Then add property taxes, insurance, utilities, internet, cell phone, and these basic cost add up to around 50% of disposable income. I live in Waterloo ON and $1M is a basic 3bdrm house in an average neighborhood that went for $300k 10 years ago.

  • JT 1 year ago

    “For recent immigrants lucky enough to be homeowners, about 17.4% (199,500) are in shelter poverty. ” How much of this is involving undeclared worldwide income? If 50,000 of these recent immigrants have purchased and are living in houses valued at over $2million but income less than $50,000 then they are not really living in shelter poverty.

    • Mortgage Guy 1 year ago

      Likely a small percent in contrast to the number that borrow between 31 and 35% of the max they can borrow at most lenders.

      You can max out your debt servicing for mortgage borrowing, but in general most people don’t. That doesn’t mean new home buyers aren’t pushing their budgets to the limit, especially now.

  • Heather 1 year ago

    It just keeps getting better and better, not. And this ‘stat’ is based on data now 4 years old.

    • Mortgage Guy 1 year ago

      It’s most likely a lot worse now, this is true. Existing homeowners are getting a break while it becomes more difficult to give new ones a break with mortgage costs at this level.

  • Dimpy 1 year ago

    I don’t understand. If you make 200,000 as a family and spend 61,000 on shelter you are now poor. Even if you believe ( which I don’t ) that someone pays 100,000 in income taxes, it still makes no sense. The family in question – 3 people – has only 39,000 for non-shelter expenses. Or 13,000 a person?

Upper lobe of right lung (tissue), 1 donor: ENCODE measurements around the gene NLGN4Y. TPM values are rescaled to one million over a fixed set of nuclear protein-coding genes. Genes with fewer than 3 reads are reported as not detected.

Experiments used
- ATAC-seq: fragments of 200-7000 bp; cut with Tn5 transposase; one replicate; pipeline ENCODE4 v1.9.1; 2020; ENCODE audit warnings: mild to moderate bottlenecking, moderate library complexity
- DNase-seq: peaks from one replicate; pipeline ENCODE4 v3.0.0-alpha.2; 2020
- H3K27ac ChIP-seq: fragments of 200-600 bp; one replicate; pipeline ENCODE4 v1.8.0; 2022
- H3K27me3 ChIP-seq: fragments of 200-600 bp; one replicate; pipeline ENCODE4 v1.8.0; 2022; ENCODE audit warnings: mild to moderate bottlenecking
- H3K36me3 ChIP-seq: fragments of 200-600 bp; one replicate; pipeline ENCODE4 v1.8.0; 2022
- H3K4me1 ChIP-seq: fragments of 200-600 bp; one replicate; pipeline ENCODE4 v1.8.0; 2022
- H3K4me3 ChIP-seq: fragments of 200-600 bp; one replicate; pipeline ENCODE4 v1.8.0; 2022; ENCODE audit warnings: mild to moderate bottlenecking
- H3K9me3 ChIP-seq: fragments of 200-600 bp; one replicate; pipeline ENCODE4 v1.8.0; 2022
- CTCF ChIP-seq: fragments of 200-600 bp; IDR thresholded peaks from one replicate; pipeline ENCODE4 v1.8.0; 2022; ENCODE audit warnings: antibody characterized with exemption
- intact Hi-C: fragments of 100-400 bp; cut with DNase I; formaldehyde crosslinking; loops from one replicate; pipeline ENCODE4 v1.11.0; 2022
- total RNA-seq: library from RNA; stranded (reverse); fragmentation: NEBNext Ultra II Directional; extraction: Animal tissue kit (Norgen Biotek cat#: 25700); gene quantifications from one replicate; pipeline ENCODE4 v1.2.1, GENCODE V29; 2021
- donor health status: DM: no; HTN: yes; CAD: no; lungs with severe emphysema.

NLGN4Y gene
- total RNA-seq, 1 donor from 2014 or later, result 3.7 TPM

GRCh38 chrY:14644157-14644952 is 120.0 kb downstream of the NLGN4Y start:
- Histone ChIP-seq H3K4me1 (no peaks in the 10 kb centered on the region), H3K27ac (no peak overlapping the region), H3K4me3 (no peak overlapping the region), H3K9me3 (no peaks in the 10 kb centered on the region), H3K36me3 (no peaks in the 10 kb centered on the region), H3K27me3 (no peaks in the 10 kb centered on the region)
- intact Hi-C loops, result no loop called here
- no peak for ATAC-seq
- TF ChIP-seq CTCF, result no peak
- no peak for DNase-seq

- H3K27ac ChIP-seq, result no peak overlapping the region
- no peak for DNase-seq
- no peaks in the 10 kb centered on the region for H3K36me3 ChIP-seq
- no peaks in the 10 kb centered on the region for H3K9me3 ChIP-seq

My income is 9,700 and my rent is about 1,500, but I get 1,000 in tax back and have savings. My yearly expense is 16,000.

    Me = 16,000 ( on 9,700 welfare + savings )
    A three person family is 13,000 each ( on a 200K salary )
    Um … okay

    • James Wilson 1 year ago

      and that would be an outlying situation when the median income is $90k/year.

    • Jimmy 1 year ago

      200k family would net about 150k. May have other deductions health, pension, etc. Would net about 135k most likely. 135-60=85,000. Not bad but that income is close to top 10%.

      But a family making 90k combined would net about 75k. That leaves them with 29k after housing costs. Two kids in day care and they are left with 5 to 10k a year. Yes they are poor.

      Single parents have no chance at all.

  • fred 1 year ago

    BOC pumping 7 billion dollars in housing market las 30 day despite saying they stop bond buying
    Canada Mortgage Bonds V1038114416 9,597 9,599 9,601 9,603 9,604

  • Ellyn D'Uva 1 year ago

    They are “richer than they think”. -Scotiabank

  • Alex 1 year ago

    Check your math again. That’s an increase of $7 million

    1,000 million = 1 billion

    9,604 million – 9,597 million = 7 million.

  • Jimmy 1 year ago

    Net income would be 13k a month in ontario. Probably has other deductions that take it down to 12k (health benefits etc.)

    Mortgage payment 4k
    Property insurance 100
    Utilities 300
    Property tax 400
    Maintenance 1,200

    Total 6k half of net income. 250k is needed to be middle class in Canada now and getting worse by the day.

Comments are closed.